You don’t hear about the hours they spend memorising freckles. You don’t hear about the time they bought a pair of socks from Joy The Store at the train station – full price! £8 on a pair of socks! – so that you wouldn’t have to re-wear a pair. You don’t hear about the picturesque night they practised slow dancing when they got in from the club, an endeavour that ended with their first perfect kiss timed miraculously with a Bright Eyes chorus at sunrise, a moment so utterly cheesy it could have been a scene in a John Green novel.
You, the friend, miss all of these delights. You don’t hear about the simple pleasures, the loveliness of falling together with somebody, becoming enmeshed and entangled and engrossed. Instead, you get the slanted perspective shaded with doubt and worry. There’s no middle of the night text about a perfect shag but you’re first in line to hear about the argument that sprang up out of nowhere; the commitment issues; the failure to stick to vegetarianism; the ex-girlfriend drama. The all-night prang-out when one party accidentally blue ticked a message about what time they’ll come home. The sturm and drang of deleting Tinder.
Naturally you develop a dislike of the lover. Not just a passing unease but a deep-seated aversion, a calculated disapproval. Are they really right for your cherished darling friend? Your beautiful pal, who you’ve shared endless pints and god knows how many hilarious hours with, the same friend who just last week was so upset when this “amazing” lover went hot and cold on them. Does your friend really need or want all this hassle? Surely they deserve somebody more beautiful, more intelligent, more witty and more exciting. They deserve to travel a bump-free path, a sunny yellow brick road, a prang-free zone.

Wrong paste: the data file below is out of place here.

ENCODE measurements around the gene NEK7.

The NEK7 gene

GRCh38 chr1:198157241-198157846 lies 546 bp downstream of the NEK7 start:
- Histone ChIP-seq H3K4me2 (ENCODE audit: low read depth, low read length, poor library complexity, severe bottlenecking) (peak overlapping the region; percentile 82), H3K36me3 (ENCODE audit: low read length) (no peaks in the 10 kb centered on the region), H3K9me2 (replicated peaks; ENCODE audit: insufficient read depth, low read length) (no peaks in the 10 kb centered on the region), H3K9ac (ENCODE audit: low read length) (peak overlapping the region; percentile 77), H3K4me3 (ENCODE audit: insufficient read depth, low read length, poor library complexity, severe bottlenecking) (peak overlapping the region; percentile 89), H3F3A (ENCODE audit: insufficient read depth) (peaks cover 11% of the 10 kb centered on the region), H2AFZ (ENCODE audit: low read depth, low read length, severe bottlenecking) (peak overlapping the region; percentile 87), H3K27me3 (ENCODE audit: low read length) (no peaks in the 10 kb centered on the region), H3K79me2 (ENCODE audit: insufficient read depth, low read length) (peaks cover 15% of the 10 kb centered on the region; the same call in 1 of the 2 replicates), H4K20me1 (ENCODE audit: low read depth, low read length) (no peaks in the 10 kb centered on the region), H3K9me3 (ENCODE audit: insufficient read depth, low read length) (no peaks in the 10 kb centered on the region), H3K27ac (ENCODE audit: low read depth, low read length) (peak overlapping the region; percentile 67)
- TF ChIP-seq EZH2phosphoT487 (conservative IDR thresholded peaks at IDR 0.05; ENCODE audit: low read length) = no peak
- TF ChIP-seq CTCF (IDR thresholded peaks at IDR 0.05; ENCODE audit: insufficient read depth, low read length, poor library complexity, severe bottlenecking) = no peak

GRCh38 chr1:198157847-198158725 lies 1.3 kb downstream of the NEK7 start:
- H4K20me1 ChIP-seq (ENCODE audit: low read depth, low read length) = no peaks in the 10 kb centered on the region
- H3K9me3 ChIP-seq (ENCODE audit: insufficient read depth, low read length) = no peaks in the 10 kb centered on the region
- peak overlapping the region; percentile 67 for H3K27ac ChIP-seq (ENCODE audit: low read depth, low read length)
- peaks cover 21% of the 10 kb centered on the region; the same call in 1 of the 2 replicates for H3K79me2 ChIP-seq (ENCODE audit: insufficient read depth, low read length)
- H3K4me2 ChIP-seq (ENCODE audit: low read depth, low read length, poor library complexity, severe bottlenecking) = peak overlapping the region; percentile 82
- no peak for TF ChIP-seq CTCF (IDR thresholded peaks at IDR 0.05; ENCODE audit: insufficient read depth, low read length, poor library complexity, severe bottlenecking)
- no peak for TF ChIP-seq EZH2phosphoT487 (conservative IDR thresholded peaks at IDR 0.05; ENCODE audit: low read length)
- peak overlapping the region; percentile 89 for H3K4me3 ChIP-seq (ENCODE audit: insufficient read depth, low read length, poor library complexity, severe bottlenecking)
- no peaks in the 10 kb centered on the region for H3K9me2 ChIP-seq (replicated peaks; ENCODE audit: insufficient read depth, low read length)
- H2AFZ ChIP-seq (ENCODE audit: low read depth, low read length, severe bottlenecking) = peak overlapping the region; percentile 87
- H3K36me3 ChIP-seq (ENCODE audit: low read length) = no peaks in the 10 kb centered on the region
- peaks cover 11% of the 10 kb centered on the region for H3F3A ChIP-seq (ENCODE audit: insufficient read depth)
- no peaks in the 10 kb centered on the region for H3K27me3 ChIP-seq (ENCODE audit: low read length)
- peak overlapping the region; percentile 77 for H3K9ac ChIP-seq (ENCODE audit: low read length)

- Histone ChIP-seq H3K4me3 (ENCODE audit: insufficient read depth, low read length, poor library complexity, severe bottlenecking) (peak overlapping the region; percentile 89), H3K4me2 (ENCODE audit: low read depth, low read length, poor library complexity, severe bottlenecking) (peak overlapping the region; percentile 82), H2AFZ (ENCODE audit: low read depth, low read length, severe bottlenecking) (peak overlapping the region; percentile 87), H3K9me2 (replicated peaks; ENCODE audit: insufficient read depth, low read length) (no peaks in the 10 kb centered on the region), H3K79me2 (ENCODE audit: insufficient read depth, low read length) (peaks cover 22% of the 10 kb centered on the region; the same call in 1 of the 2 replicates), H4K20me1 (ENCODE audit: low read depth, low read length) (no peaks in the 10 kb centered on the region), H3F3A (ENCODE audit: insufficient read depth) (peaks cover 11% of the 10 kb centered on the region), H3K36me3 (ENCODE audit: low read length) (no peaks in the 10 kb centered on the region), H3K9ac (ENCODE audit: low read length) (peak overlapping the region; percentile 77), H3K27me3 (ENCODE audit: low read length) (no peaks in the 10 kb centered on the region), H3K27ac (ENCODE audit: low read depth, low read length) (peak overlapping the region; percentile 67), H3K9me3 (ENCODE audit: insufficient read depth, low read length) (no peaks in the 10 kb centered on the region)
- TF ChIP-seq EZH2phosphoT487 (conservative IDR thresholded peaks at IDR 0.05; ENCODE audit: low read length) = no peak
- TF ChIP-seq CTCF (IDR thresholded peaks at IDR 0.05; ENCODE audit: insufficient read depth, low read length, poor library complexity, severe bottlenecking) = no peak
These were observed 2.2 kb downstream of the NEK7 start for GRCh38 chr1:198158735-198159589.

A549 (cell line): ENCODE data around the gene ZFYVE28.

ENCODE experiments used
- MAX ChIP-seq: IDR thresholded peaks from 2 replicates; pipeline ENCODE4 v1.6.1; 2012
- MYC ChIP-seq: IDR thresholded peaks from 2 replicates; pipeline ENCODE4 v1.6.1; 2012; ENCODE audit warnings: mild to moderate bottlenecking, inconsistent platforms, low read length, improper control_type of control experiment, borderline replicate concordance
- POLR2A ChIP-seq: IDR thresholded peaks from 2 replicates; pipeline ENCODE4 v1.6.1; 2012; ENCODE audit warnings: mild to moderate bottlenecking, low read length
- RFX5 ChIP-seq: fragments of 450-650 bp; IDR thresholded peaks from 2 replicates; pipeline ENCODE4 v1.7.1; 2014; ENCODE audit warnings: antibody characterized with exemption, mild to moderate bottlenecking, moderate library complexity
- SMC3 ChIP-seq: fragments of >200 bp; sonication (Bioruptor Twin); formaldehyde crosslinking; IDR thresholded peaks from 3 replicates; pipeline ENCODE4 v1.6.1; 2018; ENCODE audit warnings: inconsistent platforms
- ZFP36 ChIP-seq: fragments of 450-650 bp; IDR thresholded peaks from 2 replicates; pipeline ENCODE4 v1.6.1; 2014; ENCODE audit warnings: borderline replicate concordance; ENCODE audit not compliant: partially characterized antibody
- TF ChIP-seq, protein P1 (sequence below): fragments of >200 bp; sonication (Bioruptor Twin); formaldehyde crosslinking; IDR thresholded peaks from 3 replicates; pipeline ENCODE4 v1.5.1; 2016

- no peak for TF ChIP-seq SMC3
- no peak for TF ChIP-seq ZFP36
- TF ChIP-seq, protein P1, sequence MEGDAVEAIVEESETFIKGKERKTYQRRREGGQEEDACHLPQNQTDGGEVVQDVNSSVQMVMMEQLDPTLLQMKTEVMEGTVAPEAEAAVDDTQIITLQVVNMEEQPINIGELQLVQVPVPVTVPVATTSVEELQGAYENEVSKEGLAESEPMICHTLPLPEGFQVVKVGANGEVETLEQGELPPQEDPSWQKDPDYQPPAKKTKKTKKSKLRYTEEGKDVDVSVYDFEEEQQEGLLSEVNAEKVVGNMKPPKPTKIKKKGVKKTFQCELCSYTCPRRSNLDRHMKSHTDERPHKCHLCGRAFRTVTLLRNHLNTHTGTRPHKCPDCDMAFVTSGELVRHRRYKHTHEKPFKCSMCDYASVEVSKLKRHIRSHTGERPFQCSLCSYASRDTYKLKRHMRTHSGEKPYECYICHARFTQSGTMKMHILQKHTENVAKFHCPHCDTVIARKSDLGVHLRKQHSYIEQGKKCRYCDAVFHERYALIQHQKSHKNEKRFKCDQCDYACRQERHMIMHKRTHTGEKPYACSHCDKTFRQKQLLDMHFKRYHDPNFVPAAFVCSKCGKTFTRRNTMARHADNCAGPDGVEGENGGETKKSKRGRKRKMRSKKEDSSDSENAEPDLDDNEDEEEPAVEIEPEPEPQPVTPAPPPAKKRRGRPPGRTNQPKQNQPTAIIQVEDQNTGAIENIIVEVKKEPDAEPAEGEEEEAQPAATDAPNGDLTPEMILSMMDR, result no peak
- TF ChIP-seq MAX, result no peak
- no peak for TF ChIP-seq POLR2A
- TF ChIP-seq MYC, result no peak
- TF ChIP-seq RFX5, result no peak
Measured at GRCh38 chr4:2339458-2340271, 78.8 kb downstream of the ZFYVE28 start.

In one regard, the role of the friend is to sniff out the danger. To be ready with the objections and if necessary, smash the rose-tinted glasses. You guard your loved-up pal against the warning signs they miss when they’re too busy enjoying the ride. As a friend, we’re a step away from the picture and can see the cracks in the canvas a little easier. We know our friends better than we know ourselves. We recognise the upset on the other end of the phone for what it is and call it out with honesty and love (sometimes mistaken for envy) as our motivations: you always go for the needy girls. You need to learn to value yourself. You always rush things. Don’t let her pressure you into moving. Don’t let him stop you from going out.
In another light, those early flummoxes in a relationship are not a hazard to perceive, but a test. Not just a test of the lovers: of course they’ll work it out! One day they’ll have a flock of gorgeous children and an immaculate townhouse; fuck them off, they don’t need any testing. No, the early-stage fracas serves another purpose: it tests the friend. It asks: what kind of friend are you? What relationship do we have?
When you doubt the new love affair, your friend turns the questioning to you. Are you still my friend when I ignore your judgment and I stick with this girl? Are we mates when I ignore your message that I’m “getting into something bad”? Will you respect me when you seriously doubt my judgement? When I move in with her and away from you? And… how close are we? Will you let this lover of mine into your life, even though you nurse a deep-seated resentment that I do not understand? If something goes wrong in my relationship, can I still turn to you? Will you be unbiased and understanding when I date a girl so far removed from you and our relationship and all the things we used to share? When my lover changes me into a better, stronger person , will you remember to forget the shit I did in the past? Will you catch up if I leave you behind?
What can they do, the friends on the sideline? Do they look away, avert our gaze, ignore the fact they no longer hang out? Wait for the couple to break up and come charging in with the tissues and boxsets when it inevitably goes wrong? Or do the friends look in, faced full on with love and optimism, quash our fears and say good luck? We wait on the sidelines, biding our time, taking the talks we’re offered, and wondering.